In the short film vignettes where one or two characters meet in coffee shops or dilapidated hotels and warehouses, they talk, sometimes have a misunderstanding, and at some point mention that there’s nothing better than the simple pleasures of a cup of coffee and a cigarette. However, at times, “Coffee and Cigarettes” becomes redundant and dull. Not all of the sketches work, but there are highlights: a confrontation between a goofy Iggy Pop and a growly Tom Waits inside a jukebox bar; Wu-Tang Clan’s RZA and GZA discussing herbal remedies with a caffeine-delirious Bill Murray; Steve Coogan making a pompous ass out of himself to good-willed Alfred Molina; and especially Cate Blanchett playing twins, sending up her own glamorous movie star image while simultaneously proving her multitalented range as an actress. The ending comes with two old blue-collar guys on a coffee break, with an ode to the workingman (to Mahler’s music). The film is shot in black and white making the whole business seem dreary.


The characters in the film discuss things as diverse as caffeine popsicles, Paris in the twenties, and the use of nicotine as an insecticide, all the while sitting around sipping coffee and smoking cigarettes. Jarmusch seems to takes delight in nostalgia, fine music and absurd dialogue to fully capture just how absorbing the obsessions, joys, and addictions of life can be. 


As master of minimalism and of using unique camera angles, Jarmusch draws out contrasts in pictures that tell stories without words. The main themes are the nature of celebrity and the misunderstandings that can arise between friends and relatives. The film is original and for that it should be seen.

“HOUDINI”— The Legend



The Legend

Amos Lassen

In the years following Houdini’s death, the legends about him, like all legends, became much more interesting than the truth. Yet as time passed and the legend, it began to reverse itself and we learn that the truth far more interesting than the legend. We certainly would rather hear that Houdini was the greatest escape artist instead of learning that he was actually boring and had no stage presence. Houdini overcame potentially fatal flaws to become someone whose very name is synonymous with magic and escape artistry and this is the Houdini we want to remember.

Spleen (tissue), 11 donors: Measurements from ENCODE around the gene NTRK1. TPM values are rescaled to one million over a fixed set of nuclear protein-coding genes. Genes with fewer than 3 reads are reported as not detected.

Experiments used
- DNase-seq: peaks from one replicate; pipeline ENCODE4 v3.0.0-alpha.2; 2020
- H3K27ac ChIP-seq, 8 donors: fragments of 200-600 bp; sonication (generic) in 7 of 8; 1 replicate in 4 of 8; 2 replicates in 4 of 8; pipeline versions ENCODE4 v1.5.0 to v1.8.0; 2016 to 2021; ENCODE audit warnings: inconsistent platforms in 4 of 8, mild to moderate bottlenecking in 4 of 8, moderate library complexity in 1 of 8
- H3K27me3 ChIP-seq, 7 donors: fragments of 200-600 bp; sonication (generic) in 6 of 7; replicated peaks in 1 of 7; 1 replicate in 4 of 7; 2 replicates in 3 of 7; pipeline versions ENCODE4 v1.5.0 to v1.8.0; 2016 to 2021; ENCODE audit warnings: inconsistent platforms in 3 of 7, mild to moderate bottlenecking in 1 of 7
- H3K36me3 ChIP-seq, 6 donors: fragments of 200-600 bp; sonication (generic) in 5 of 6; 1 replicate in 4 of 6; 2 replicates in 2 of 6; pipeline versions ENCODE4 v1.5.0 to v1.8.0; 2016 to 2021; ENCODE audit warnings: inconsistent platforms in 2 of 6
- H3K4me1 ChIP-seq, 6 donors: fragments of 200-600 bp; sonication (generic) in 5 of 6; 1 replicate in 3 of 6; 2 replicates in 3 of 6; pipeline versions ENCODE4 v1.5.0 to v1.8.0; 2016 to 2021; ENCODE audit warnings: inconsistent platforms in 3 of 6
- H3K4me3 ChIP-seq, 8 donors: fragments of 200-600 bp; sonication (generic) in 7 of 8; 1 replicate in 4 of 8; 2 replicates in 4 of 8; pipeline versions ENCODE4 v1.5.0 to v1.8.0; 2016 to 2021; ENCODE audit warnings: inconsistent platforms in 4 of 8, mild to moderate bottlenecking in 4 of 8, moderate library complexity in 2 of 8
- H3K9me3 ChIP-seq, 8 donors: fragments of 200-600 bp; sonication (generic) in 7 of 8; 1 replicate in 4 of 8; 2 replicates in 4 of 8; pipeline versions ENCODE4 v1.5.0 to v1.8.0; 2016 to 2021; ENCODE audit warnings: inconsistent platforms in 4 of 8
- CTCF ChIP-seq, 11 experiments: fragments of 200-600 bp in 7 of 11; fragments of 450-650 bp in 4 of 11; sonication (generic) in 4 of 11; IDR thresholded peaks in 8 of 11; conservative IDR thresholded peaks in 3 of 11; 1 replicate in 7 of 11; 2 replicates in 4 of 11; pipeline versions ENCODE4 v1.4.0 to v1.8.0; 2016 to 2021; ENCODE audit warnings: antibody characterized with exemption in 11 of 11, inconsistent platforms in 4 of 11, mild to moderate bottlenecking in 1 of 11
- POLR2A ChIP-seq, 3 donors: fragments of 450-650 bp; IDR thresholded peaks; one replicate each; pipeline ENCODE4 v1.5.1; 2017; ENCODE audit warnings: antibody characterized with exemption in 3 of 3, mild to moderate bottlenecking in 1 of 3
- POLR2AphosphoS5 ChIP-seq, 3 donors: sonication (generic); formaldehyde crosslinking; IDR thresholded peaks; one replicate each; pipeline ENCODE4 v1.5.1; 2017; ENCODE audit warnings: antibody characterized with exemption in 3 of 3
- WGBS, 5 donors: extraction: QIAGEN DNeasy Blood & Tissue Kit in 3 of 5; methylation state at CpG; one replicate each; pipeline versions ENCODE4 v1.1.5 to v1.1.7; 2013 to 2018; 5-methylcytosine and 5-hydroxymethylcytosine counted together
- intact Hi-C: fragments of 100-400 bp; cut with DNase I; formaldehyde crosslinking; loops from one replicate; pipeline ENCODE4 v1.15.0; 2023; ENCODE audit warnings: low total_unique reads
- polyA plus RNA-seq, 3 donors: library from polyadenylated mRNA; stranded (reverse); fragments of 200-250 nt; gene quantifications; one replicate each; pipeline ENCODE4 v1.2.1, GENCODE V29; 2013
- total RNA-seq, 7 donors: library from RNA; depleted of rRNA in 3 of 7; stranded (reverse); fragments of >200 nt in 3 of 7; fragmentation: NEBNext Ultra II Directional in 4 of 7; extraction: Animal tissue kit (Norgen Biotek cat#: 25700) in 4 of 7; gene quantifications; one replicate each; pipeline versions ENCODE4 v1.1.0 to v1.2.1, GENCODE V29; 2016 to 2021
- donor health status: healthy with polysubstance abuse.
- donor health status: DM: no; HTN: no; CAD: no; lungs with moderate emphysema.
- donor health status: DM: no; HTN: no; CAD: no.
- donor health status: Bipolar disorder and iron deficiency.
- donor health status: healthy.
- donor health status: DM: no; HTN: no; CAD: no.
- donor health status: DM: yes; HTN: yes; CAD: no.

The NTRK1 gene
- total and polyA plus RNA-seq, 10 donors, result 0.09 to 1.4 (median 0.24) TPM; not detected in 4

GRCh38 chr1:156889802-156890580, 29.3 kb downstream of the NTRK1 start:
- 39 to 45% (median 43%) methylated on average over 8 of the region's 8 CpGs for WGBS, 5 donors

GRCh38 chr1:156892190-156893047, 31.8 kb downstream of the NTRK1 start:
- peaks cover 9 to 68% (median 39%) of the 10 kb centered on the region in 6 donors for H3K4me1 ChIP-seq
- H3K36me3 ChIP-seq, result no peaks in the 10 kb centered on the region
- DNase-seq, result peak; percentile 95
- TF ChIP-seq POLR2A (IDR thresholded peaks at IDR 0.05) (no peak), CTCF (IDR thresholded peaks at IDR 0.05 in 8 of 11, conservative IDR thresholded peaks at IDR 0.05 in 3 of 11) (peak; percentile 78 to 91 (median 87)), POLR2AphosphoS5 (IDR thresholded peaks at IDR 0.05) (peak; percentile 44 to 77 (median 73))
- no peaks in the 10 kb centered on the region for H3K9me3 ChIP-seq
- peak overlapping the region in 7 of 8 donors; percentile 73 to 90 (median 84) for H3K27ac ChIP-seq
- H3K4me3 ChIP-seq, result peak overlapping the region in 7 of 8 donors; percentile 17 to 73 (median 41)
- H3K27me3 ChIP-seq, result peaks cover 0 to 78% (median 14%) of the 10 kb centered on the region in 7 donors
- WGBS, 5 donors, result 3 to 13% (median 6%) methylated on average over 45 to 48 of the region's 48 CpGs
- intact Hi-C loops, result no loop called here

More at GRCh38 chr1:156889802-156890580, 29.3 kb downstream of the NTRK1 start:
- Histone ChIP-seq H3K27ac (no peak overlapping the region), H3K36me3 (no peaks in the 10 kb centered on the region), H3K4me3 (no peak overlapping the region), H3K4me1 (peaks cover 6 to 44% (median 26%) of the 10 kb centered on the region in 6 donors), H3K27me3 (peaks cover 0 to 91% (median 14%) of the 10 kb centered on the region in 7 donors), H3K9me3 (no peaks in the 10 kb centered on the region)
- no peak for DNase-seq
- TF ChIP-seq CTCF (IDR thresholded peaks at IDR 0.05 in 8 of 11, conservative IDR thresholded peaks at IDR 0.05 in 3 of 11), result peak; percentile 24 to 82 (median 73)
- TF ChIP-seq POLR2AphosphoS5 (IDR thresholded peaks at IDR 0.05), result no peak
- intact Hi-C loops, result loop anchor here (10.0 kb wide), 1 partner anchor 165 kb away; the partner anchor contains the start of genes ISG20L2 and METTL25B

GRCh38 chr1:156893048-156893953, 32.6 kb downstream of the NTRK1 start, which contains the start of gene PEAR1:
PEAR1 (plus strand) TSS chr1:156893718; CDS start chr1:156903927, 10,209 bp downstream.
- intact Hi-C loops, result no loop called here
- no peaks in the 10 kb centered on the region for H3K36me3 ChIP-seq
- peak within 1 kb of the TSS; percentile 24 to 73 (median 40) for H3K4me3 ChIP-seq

Directed by George Marshall and written by Philip Yordan, “Houdini” is a fluffy, sometimes even comical presentation of Houdini the legend that highlights several key escapes and playing up his fabled interest in the paranormal. It overlooks almost every important fact about the real Houdini but there is enough other stuff to keeps us entertained. Thanks to Tony Curtis we see Houdini as a charming man and he is supported by Janet Leigh as Bess, his wife and the popularity of the couple in real life helped the film.


The film begins at a cheap sideshow where Harry is not yet Houdini and working as a magician and “the wild man”. He sees Bess in the audience and when the two met it was love at first sight and they were quickly married. Already thinking about the legend, he claims that on their wedding night, he sawed Bess in half. That gives us a hint of where this movie is going. The film jumps around Houdini’s life with little basis in fact (which does not make this any the less entertaining). It just seems that it has chosen to the urban legends (or simply make up new ones).


Scenes detailing Houdini’s interest in the occult stick more to the truth. After his mother died, we see that Houdini turned to spiritualism in hopes of soothing his loss, only to discover every medium he encountered was a fraud. Thus began Houdini’s side career as professional debunker, but this dealt with on a shallow level.


The screenplay is more interested in getting back to the daring escapes which are recreated with plenty of excitement that are presented in over-the-top ways. It all ends with Houdini’s death and once again there is no relationship to the truth about how Houdini died. It is certainly more interesting and more fun to see him die as the result of a failed escape than having him die as a result of peritonitis. It might be fiction but it is fun to watch.


What is missing here is any sense of Houdini’s personality here, and understanding of character. This is simply a straightforward point-by-point account of famous moments in Houdini’s career with no subtext. To an extent, it works, as the film achieves exactly what it sets out to accomplish but nothing more than that.

“J’ACC– USE”— One of the First Anti-War Films



One of the First Anti-War Films

Amos Lassen

Abel Gance mixes stark realism and World War I scenes to give us bitter depictions of trench warfare and the effect of four years of combat on all of those involved, soldiers and civilians alike. “J’Accuse” is an astonishing mix of science fiction and horror elements and he brings together history and literature by using the title of Emile Zola’s denunciation of the injustice behind the Dreyfuss affair. The film combine images and the message behind them, making this one of the most startling films of its era (1938) and gaining a reputation that even today some eight decades later it continues to be relevant.